The head of the New York Racing Association has issued a stinging indictment against the state’s offtrack betting corporations and said any attempt by New York policymakers to place limits on out-of-state advance deposit wagering will end up hurting racing in the state.
NYRA president Charles Hayward, in testimony submitted Oct. 11 to a senate oversight panel, said New York’s OTBs have witnessed “questionable viability and solvency” and have a track record of “parochial” decision-making that has only hurt themselves and pushed bettors to out-of-state ADW operations.
The written testimony submitted by Hayward included a renewed push to let NYRA take over the operations of the shuttered New York City Off-Track Betting Corp. Hayward submitted written testimony because he was unable to appear last week in person before the senate racing committee, which held a hearing on Long Island to address the racing industry’s future.
Hayward also urged lawmakers to go slow in embracing OTB proposals to limit wagering by New Yorkers on out-of-state ADW companies. He said NYRA expects to receive $28.7 million from those ADW operations in 2011.
“The imposition of additional regulatory burdens, fees or tax payments on out-of-state ADWs would necessarily result in a decrease in the payments those ADWs make to NYRA and the NYRA horsemen,” Hayward said.
New York OTBs have long maintained that revenue-sharing payments they must now make to NYRA should be lowered. They point to NYCOTB’s collapse and the bankruptcy reorganization status of Suffolk OTB as proof of a failed system. Further, they want the legislature to crack down on what they say is the loss of hundreds of millions of dollars in wagering to out-of-state ADWs, which do not have the same regulatory burdens as the state’s OTB corporations.
As seen for years in New York, the OTB vs. NYRA battle played out again in Hayward’s latest testimony before a legislative panel. The NYRA chief said NYRA has a “vested interest” in the operations of the OTBs because they provide a key customer base for the racing group. But he said NYRA has no say in any decisions made by the OTBs.
“The result is that NYRA is forced to rely upon an OTB retail network of questionable viability and solvency that is poorly suited to promote and grow pari-mutuel handle on the NYRA product,” Hayward said.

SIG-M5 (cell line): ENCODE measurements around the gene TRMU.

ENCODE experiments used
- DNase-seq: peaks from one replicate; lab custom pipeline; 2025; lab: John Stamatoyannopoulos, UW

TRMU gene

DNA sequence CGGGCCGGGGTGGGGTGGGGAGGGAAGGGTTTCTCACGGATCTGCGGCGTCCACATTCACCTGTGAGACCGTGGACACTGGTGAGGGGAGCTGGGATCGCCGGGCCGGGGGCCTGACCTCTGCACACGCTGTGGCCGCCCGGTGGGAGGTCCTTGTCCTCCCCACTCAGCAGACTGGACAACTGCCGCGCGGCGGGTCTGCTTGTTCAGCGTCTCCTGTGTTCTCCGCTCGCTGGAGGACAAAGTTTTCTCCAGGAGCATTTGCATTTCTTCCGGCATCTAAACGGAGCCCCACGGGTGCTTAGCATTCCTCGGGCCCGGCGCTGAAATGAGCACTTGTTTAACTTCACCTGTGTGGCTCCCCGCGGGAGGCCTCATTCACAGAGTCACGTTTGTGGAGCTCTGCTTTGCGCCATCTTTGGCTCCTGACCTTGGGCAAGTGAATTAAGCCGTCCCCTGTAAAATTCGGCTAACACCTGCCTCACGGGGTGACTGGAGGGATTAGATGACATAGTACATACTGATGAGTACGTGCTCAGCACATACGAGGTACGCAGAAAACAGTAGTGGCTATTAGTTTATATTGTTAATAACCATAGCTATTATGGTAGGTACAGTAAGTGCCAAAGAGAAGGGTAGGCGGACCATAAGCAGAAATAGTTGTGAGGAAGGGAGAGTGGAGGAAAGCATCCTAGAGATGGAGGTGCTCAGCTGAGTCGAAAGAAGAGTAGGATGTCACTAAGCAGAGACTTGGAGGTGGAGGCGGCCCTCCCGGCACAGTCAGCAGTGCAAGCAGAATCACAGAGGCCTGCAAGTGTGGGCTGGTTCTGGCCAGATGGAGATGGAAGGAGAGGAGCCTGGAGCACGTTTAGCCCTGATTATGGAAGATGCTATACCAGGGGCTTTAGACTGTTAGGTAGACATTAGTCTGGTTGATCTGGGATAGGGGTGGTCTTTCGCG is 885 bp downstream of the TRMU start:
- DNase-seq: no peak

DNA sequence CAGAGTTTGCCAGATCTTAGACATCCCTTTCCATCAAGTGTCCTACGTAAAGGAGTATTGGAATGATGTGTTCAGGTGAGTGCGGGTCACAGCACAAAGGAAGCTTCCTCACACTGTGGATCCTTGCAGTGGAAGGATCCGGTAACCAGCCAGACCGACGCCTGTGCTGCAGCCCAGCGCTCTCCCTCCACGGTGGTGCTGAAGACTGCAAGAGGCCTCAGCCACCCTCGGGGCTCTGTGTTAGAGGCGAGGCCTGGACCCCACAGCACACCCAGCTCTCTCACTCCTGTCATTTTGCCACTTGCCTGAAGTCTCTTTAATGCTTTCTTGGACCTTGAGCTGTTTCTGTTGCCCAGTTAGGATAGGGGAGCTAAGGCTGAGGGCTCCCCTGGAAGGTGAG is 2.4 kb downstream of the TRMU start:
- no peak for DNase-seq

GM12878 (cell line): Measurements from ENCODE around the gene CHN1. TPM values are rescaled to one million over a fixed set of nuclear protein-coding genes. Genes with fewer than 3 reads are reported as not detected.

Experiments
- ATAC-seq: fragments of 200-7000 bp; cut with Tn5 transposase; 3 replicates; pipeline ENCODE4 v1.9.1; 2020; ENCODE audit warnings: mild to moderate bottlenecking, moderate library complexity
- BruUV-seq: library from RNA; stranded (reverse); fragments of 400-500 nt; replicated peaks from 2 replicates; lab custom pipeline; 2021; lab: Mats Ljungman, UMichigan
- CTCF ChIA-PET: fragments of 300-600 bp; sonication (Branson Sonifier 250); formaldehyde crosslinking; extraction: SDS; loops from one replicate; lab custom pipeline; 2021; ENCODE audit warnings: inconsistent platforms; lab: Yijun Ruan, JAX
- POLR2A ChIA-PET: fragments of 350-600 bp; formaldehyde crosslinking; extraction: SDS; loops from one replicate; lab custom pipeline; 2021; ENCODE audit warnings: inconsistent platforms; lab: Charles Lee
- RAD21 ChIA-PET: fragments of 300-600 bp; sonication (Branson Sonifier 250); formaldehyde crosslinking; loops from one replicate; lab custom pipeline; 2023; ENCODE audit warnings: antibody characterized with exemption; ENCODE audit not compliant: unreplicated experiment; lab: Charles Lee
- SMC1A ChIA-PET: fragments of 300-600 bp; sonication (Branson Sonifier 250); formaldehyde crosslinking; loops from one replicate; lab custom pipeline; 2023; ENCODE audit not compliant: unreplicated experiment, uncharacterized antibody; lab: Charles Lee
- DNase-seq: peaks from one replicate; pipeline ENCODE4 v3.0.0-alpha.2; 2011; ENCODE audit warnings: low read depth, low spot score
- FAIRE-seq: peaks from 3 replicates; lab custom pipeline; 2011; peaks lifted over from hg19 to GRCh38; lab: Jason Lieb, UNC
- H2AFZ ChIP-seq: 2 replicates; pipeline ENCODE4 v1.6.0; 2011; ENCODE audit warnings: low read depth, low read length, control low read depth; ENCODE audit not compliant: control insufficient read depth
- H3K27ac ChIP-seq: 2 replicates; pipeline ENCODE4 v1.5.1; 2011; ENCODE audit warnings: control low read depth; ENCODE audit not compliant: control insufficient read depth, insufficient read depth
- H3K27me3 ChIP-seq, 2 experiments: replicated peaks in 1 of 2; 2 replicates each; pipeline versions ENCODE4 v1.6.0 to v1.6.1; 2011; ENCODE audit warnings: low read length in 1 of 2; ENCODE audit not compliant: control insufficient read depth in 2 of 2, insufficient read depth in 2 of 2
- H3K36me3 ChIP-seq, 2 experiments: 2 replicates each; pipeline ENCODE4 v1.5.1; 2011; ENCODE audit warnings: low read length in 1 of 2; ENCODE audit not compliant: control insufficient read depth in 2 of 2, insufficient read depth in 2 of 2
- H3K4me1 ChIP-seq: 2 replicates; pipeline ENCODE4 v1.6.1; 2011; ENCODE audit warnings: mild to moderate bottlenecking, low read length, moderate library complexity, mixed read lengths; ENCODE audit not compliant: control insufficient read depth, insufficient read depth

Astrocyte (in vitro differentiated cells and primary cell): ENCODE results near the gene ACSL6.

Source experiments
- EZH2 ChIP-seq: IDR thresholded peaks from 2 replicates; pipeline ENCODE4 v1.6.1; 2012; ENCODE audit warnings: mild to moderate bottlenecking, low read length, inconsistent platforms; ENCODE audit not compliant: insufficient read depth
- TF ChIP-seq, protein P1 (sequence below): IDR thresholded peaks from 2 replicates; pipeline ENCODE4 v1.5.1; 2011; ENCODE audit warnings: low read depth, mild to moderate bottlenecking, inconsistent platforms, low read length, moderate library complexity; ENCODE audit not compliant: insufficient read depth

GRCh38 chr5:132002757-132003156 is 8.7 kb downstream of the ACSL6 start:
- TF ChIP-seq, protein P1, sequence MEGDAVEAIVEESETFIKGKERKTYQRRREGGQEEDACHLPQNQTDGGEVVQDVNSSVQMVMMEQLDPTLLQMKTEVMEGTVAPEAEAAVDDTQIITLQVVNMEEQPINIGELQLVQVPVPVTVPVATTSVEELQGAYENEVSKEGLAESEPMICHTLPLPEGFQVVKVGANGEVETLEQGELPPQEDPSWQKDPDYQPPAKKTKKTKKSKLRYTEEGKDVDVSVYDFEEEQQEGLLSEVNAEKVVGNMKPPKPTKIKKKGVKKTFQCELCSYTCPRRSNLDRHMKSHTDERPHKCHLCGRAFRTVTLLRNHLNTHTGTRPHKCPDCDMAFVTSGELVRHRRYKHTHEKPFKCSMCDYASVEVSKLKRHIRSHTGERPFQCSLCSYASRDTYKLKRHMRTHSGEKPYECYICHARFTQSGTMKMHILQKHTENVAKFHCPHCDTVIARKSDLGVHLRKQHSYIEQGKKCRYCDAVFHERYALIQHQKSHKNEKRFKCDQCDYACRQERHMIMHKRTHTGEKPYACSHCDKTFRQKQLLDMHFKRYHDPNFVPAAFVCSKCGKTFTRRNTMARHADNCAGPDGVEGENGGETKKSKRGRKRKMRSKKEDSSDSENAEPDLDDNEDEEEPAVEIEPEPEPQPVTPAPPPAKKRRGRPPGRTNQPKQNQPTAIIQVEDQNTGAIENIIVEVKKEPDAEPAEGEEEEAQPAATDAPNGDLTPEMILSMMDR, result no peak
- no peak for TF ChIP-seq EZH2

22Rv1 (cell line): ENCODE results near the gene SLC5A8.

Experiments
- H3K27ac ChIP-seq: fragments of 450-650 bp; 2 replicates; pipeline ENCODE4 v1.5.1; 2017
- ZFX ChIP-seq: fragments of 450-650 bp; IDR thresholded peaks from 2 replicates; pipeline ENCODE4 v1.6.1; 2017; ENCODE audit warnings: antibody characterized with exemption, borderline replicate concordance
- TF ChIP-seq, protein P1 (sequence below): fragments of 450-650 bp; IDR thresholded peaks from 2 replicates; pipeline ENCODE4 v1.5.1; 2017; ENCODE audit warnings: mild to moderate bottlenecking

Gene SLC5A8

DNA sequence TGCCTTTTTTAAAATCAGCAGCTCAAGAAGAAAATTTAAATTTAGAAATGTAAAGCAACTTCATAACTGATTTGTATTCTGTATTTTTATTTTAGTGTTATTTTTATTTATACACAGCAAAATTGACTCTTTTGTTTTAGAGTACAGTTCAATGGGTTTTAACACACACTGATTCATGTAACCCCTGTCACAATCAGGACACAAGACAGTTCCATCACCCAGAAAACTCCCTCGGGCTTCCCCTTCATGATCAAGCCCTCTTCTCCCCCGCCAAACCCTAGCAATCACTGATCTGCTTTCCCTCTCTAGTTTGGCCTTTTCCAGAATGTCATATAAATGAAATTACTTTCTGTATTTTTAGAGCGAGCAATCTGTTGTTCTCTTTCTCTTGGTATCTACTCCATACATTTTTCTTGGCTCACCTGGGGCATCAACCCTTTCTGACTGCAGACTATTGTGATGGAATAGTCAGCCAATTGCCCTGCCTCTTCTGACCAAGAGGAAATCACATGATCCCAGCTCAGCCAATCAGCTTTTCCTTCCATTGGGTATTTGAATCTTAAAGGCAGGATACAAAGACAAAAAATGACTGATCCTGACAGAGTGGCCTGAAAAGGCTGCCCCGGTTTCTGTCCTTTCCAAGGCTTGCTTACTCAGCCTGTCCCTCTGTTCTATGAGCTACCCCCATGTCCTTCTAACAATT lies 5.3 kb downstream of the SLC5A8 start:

NYRA gets 2.5% on bets made through OTBs, but up to 8% from out-of-state ADW operators, he said. Any attempt to lower statutory payments the OTBs must now make to NYRA would “undermine the viability” of the corporation that runs Aqueduct, Belmont, and Saratoga racetracks.
“Limiting New York bettors to an in-state wagering platform may negatively impact an expansion by NYRA outside of New York state,” he said, adding that any move to limit bets on ADWs outside New York would amount to “poor public policy.”
Hayward pushed for what NYRA wants as the “exclusive” franchise for New York City. He said NYRA already has the legal authority to open simulcasting theaters in the city, and cautioned that there could be legal troubles if the state were to let another OTB run the former operations of NYCOTB.
The NYRA president added that OTBs in New York gave a push to out-of-state ADWs by blocking for years the ability of NYRA and the OTBs to stream live video of races over the Internet. He said the OTB’s “own parochial protectionism handed a significant marketplace advantage” to out-of-state ADWs.
“NYRA is not concerned about its ability to compete in the open market with out-of-state ADWs. In fact, the ADWs are very good customers for NYRA,” Hayward said in the testimony.